Peck: Do you have any allies in this rather lonely battle to save the Boren Amendment?
Willging: The hospitals have weighed in on this, though they are not as dependent upon Medicaid and are not impacted as seriously as our industry.
Peck: AHCA AHCA Agency for Health Care Administration
AHCA American Health Care Association
AHCA American Hockey Coaches Association
AHCA American Highland Cattle Association
AHCA Australian Health Care Agreement
AHCA Austin Healey Club of America has advocated a prospective payment system for Medicare reimbursement. Do you believe that facilities have a sufficient handle on their costs to function under PPS (Packets Per Second) The measurement of activity in a local area network (LAN). In LANs such as Ethernet, Token Ring and FDDI, as well as the Internet, data is broken up and transmitted in packets (frames), each with a source and destination address. ?
Willging: It's true that, having functioned under rate systems rather than pricing systems for so long, we have some work to do. When you negotiate a price, you have to know your costs, and that's true whether it's Medicare prospective payment or managed care. We have a major initiative on this, working with Price Waterhouse and the National Subacute Care Association, to develop ways to work with prospective payment based on episodes of care - similar to the hospital DRG DRG,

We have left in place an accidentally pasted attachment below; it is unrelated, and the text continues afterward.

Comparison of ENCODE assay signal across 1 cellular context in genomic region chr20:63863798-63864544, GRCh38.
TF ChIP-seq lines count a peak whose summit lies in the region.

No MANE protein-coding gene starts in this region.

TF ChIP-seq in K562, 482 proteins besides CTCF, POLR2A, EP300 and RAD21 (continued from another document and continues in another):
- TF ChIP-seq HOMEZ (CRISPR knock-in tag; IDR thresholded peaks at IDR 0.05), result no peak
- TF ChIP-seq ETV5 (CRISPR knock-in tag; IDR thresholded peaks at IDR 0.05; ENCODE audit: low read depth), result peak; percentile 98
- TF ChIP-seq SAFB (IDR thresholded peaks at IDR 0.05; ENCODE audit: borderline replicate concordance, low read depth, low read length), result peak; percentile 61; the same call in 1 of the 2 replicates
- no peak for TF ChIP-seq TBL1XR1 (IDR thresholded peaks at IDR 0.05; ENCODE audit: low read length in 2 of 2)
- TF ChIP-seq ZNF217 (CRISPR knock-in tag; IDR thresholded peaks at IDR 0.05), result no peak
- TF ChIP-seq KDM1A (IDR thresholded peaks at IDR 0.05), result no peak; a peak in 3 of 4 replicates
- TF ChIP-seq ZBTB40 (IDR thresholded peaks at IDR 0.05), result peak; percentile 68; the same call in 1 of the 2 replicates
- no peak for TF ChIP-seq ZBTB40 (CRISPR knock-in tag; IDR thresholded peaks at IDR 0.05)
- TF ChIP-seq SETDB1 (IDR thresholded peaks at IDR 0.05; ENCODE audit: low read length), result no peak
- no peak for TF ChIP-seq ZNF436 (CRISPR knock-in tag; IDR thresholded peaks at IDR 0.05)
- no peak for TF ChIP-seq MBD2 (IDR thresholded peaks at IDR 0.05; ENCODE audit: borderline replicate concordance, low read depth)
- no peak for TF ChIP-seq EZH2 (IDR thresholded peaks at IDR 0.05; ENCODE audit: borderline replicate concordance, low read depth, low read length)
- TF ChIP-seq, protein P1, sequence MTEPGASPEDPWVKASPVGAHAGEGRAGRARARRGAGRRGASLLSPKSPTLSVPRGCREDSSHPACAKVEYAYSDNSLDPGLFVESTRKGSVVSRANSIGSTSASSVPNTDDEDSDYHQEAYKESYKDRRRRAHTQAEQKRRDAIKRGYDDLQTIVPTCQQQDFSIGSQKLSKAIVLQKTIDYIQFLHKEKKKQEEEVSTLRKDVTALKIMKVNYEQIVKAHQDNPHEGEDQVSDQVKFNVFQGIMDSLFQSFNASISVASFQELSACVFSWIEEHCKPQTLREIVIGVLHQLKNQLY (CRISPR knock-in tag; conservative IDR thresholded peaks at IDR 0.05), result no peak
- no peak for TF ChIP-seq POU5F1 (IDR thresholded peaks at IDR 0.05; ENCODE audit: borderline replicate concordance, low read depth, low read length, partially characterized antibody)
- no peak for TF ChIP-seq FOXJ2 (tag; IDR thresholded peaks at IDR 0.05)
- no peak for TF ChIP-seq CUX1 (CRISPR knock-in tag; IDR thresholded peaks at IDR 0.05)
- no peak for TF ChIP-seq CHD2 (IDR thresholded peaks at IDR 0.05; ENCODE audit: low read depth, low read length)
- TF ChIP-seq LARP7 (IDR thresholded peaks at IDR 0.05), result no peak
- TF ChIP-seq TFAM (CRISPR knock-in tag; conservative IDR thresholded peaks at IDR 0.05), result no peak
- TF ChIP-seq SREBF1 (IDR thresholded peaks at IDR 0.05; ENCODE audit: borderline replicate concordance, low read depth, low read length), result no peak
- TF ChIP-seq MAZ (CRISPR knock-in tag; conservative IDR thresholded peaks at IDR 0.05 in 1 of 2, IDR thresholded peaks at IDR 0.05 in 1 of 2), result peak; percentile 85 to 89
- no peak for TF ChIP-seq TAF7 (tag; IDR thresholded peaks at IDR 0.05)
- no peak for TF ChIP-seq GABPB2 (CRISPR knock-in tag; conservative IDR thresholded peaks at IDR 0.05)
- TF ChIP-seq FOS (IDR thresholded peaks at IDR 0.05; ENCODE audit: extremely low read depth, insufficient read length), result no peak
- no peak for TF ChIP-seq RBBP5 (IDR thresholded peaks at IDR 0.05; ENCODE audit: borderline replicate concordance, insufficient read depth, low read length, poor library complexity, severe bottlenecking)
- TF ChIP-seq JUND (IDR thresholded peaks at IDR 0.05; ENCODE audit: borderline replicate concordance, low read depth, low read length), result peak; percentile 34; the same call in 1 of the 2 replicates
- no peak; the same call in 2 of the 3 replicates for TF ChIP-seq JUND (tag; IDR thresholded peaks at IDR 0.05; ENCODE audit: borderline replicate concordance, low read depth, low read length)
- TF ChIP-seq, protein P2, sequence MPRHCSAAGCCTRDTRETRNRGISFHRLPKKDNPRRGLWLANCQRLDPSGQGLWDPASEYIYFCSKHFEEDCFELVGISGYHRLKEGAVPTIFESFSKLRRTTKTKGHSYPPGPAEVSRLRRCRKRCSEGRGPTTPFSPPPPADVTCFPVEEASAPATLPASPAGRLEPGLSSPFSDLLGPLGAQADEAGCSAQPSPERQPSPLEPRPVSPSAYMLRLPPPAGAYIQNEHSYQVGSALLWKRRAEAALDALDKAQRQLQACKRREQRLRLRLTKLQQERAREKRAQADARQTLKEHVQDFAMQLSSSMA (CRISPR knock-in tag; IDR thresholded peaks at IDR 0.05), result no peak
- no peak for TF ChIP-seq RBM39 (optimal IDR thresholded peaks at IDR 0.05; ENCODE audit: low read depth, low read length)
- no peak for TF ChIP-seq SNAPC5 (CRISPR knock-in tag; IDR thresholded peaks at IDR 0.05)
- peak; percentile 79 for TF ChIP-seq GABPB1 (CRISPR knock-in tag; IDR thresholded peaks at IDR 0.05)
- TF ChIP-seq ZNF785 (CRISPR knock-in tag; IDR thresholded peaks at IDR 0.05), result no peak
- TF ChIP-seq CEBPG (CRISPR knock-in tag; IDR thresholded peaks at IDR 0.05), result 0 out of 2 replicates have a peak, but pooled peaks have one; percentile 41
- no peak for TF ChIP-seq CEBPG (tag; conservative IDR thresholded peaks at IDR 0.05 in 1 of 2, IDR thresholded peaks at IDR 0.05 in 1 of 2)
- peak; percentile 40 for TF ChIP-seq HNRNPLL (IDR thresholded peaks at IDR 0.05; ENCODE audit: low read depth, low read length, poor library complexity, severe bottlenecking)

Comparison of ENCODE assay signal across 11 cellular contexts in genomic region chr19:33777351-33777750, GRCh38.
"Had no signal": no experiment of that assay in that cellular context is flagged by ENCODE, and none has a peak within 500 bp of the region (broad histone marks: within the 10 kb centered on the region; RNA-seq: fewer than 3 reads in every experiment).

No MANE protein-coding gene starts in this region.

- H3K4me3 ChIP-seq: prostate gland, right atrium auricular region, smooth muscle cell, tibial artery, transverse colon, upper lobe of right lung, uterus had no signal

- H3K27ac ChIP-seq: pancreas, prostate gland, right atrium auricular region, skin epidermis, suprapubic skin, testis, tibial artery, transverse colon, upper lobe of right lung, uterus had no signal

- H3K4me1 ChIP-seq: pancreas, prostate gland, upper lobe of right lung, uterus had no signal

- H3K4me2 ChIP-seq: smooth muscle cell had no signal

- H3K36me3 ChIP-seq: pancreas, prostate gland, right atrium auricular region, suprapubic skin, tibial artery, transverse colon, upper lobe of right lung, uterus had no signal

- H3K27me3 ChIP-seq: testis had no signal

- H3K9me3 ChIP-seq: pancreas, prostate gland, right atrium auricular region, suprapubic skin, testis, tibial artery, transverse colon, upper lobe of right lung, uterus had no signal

n the abbreviation for diagnosis-related group.
see dorsal respiratory group.
DRG Diagnosis-related group Managed care A unit of classifying Pts by diagnosis, average length of hospital stay, and system - rather than on per diem per diem adj. or n. Latin for "per day," it is short for payment of daily expenses and/or fees of an employee or an agent. payments. We've supported the latter for some years now, but no one as yet has really studied payment per episode in this field. It will take another year or two, but we'll be prepared for prospective reimbursement when it comes.
The good thing in general about prospective payment is that it will allow managers to manage, and stop the bureaucrats from nickeling and diming us to death - you know, cutting a little under capital expenditures, a little under exceptions, a little under salary equivalents and, in general, running the facilities for us.
Peck: A variation of this may confront facilities fairly soon in the form of handling the billing for durable medical equipment Durable medical equipment is a term of art used to describe certain Medicare benefits, that is, whether Medicare may pay for the item. The item is defined by Title XVIII the Social Security Act: